I'm reading Apple's Human Interface Guidelines about Mental models and I can't understand what is the difference between Mental and Conceptual models.
I prefer a short answer if possible :)
"A mental model is the representation that a person has in his mind about the object he is interacting with. A conceptual model is the actual model that is given to the person through the design and interface of the actual product." (Susan M. Weinschenk. 2011. 100 Things Every Designer Needs to Know About People)
So a mental model is the way the person thinks about what it is they are doing. For example, when getting a book out of the library, they form a mental model of the things they have to do to achieve this.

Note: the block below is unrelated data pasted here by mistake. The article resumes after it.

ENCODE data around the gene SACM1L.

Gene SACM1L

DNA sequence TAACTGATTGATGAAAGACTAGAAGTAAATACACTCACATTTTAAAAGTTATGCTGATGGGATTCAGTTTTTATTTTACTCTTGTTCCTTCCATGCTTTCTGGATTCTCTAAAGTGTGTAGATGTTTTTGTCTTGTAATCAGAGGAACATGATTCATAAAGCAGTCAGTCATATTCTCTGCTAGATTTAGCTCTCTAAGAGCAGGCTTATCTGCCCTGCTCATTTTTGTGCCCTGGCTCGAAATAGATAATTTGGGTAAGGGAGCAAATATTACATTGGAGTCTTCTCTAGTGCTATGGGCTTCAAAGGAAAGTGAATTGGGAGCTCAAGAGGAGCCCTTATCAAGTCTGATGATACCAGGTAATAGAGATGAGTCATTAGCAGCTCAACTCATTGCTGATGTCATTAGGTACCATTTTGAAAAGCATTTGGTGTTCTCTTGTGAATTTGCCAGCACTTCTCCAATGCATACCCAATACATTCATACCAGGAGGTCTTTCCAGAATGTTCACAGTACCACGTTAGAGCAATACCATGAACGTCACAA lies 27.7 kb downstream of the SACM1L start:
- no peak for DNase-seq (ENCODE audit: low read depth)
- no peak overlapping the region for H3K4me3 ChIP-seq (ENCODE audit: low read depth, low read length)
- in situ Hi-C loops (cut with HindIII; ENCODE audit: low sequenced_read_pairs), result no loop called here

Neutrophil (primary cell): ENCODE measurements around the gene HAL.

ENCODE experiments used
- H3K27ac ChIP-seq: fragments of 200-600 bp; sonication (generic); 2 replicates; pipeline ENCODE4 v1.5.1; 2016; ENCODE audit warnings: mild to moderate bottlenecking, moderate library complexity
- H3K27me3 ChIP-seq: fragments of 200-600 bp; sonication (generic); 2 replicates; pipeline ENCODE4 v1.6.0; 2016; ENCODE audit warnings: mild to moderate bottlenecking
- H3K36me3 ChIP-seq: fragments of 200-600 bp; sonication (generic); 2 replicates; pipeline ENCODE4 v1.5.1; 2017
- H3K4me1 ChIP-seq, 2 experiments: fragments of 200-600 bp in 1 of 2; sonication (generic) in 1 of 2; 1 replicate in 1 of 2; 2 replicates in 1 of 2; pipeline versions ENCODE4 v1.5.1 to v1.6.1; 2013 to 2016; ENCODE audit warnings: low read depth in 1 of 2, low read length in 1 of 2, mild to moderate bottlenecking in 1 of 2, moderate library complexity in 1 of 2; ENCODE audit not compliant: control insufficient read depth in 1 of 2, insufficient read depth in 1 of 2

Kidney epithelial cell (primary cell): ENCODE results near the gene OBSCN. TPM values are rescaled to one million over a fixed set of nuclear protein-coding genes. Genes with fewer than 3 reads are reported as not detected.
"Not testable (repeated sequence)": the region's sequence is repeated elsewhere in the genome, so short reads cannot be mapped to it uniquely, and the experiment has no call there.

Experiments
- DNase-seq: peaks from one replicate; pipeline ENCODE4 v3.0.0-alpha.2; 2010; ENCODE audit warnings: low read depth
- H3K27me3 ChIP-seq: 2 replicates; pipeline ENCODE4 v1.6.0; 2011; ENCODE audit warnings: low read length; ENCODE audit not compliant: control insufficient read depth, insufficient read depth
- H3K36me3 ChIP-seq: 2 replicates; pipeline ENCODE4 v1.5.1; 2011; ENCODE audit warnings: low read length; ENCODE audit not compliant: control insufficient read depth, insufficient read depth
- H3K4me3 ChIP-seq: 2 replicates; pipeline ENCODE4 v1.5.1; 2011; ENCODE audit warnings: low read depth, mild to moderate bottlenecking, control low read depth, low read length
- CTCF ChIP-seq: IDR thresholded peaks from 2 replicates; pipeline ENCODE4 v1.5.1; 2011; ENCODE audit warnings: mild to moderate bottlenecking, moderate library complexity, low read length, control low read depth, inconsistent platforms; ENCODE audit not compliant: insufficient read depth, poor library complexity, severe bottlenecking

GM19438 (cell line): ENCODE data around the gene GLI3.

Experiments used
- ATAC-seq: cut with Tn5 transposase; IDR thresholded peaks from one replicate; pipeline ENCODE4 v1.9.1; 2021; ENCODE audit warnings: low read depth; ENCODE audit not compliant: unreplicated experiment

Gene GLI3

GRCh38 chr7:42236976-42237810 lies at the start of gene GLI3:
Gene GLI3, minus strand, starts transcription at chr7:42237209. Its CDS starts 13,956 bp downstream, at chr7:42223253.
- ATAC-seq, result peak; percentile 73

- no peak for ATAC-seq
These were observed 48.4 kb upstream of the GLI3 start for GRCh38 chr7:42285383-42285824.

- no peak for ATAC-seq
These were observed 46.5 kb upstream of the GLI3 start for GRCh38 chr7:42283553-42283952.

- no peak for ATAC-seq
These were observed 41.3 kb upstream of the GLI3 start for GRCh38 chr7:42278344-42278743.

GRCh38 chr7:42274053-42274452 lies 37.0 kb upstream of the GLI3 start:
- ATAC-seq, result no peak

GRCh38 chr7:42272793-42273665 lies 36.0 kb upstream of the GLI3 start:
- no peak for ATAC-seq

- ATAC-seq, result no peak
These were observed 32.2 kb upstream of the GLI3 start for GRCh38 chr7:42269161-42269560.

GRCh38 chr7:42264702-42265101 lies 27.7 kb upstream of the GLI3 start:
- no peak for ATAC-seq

A conceptual model for an online library is the interface the person interacts with as a represented concept of a library.
They are not the same (nor it is mandatory to be the same). The important thing is they are aligned (there are not inconsistencies between them).
For example, the accelerator pedal in a car is perceived by the designers as a means to inject more fuel to the car engine. However, the driver perceives it as a means to go faster (ignoring the mechanical implications). Both visions are different but consistent.
They are, effectively, the same thing in the context of technology which interfaces with users.
Apple is using the two terms rather loosely and interchangeably in the Interface Guidelines.
Don Norman explains the original Designer's Model / System Image / Users Model distinction next to the graphic about 'Conceptual Models' as part of this jnd.org article on `Design as Communication'.
Don originally made the destinction about conceptual models (of how technology works) being just one type of mental model.